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Sugar, Carbs & You

Sugar and Carbs

Most Americans consume an average of 22 teaspoons of sugar each day. That’s exceedingly high, considering the American Heart Association recommends limiting added sugars to no more than 100 calories per day (or about 6 teaspoons) for women and no more than 150 calories per day (or about 9 teaspoons) for men. The World Health Organization agrees, and encourages people to stay below 10% of total calories coming from added sugars and better to be under 5% in order to improve overall health. And this includes fruit juice!

We know that an increase in consumption of sugar has been identified as an important contributor to obesity, heart disease, and diabetes worldwide. Sugar has also been implicated as a precipitating risk factor for dementia and Alzheimer’s disease.

More recent data is also implicating excessive added sugar in the diet as a risk factor for cancer and worse outcomes for those with cancer. Our own animal research demonstrated that added sugar in the diet of mice prone to get breast cancer or have their disease spread led to faster onset of cancer and more metastatic disease. This was the case even when the quantities of sugar were below the average consumed in Western diets. We found that sugar activated inflammatory processes, and inflammation plays a role in the development of cancer, heart disease, diabetes, and dementia and Alzheimer’s.

We also know from extensive research that it is ideal to consume a diet that reduces large spikes in blood sugar (glucose levels). Evidence shows that refined carbohydrates and excessive carbohydrates in general, both abundant in the Western diet, lead to spikes in blood sugar. Repeated spikes in blood sugar activate inflammatory processes and multiple studies have linked a high glycemic load diet to increased risk of cancer and other diseases.


So what does this mean for you? What type of sugar is okay and which type of sugar do we need to cut out?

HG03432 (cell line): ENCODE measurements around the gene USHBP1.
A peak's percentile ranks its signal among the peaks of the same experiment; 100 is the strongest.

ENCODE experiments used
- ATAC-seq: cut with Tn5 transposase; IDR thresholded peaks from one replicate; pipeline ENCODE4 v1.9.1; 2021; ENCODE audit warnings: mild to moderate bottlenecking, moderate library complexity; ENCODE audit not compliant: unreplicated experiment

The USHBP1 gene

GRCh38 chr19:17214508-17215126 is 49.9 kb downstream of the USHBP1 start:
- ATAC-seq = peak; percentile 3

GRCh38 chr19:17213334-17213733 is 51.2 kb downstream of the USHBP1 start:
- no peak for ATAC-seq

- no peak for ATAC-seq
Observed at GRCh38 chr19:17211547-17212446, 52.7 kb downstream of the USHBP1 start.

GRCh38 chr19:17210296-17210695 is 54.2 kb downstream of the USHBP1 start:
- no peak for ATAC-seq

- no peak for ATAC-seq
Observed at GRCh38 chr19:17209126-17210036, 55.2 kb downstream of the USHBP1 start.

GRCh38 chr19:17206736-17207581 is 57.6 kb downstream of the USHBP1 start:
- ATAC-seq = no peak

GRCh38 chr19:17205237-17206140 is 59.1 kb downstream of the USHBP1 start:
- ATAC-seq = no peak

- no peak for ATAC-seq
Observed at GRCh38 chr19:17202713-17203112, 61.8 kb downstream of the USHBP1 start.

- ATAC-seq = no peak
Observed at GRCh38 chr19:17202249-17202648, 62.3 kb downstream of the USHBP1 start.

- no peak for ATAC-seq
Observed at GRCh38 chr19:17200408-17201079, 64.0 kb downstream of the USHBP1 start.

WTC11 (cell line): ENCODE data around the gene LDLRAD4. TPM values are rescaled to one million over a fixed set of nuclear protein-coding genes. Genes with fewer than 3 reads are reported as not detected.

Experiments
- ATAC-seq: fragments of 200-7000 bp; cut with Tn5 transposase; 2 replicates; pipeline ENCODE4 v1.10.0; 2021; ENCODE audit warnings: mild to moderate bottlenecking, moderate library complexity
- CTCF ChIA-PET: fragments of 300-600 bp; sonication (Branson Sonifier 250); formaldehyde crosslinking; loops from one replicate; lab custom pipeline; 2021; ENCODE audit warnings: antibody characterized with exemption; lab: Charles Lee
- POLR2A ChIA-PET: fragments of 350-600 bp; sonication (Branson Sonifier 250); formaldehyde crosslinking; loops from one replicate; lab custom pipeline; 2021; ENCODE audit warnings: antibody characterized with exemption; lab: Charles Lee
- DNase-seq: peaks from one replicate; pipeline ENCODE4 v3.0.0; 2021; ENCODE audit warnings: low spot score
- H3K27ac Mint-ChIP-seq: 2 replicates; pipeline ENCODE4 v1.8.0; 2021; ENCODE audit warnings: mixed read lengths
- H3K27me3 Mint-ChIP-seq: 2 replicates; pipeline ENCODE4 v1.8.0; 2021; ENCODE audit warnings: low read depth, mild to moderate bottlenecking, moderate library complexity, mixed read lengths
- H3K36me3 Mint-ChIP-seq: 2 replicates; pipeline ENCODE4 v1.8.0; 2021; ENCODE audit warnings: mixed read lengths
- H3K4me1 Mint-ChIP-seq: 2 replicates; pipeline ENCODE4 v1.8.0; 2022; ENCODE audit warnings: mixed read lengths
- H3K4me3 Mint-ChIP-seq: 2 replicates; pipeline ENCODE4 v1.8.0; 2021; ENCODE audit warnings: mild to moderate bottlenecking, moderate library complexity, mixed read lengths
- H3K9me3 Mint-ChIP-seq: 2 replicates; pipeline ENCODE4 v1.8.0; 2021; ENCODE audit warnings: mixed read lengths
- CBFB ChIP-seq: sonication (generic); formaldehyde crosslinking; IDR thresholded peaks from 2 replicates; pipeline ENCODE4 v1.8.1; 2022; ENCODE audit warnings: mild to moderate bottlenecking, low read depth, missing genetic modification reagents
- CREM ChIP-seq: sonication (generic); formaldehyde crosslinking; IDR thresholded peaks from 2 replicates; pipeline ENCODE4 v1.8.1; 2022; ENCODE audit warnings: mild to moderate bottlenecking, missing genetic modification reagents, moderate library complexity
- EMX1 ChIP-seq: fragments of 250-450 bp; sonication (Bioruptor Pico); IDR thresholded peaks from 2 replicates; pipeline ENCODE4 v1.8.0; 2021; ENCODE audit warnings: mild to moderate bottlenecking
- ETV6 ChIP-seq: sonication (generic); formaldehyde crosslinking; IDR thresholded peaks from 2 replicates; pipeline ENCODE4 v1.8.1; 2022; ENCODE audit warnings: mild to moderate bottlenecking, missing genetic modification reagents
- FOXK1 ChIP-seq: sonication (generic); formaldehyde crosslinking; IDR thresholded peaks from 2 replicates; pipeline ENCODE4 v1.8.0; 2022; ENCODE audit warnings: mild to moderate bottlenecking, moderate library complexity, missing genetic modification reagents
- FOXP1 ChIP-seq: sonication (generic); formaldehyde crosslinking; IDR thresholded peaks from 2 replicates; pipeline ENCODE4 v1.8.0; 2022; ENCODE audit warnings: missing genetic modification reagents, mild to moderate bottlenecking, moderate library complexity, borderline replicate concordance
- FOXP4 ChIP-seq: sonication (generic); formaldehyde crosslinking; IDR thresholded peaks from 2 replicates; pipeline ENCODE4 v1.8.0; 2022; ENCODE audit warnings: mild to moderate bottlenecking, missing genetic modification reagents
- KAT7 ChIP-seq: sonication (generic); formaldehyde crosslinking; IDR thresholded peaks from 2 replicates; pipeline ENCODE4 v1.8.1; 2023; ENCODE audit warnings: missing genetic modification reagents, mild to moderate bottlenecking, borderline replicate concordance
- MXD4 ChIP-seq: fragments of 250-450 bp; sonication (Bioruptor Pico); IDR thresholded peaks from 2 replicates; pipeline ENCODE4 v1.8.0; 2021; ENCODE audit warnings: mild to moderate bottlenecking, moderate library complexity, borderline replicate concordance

Ideally, you should limit added sugar intake in general (table sugar, high fructose corn syrup, sugary drinks – including fruit juice, and all other forms of refined sugars). Also, try to eat a diet that decreases major swings in glucose levels. Mounting evidence shows that eating a primarily plant-based diet reduces cancer risk and is recommended for cancer survivors. By consuming more plants, specifically fresh, non-starchy green vegetables, less animal protein, less refined carbohydrates, and less added sugars, we can decrease our risk of cancer, heart disease, diabetes, and more. For more information on healthy diets for cancer prevention and control visit the American Institute for Cancer research.

Boundless, by Ryan Turner, is a unique cookbook designed to help people eat gourmet, exquisite food that does not deplete our health. Plentiful provides recipes and cooking strategies that will have you convinced that you are not depriving yourself, as often happens on low-carb diets. That is because Ryan provides the education, knowledge, tools, and healthful substitutes to continue to lead a gourmet lifestyle. Plentiful will help you maintain a balanced glycemic load with no deprivation. Buon appetito.

Note from Dr. Lorenzo Cohen, Ph.D.

Dr. Lorenzo Cohen, Ph.D., Integrative Medicine Program MD Anderson Cancer Center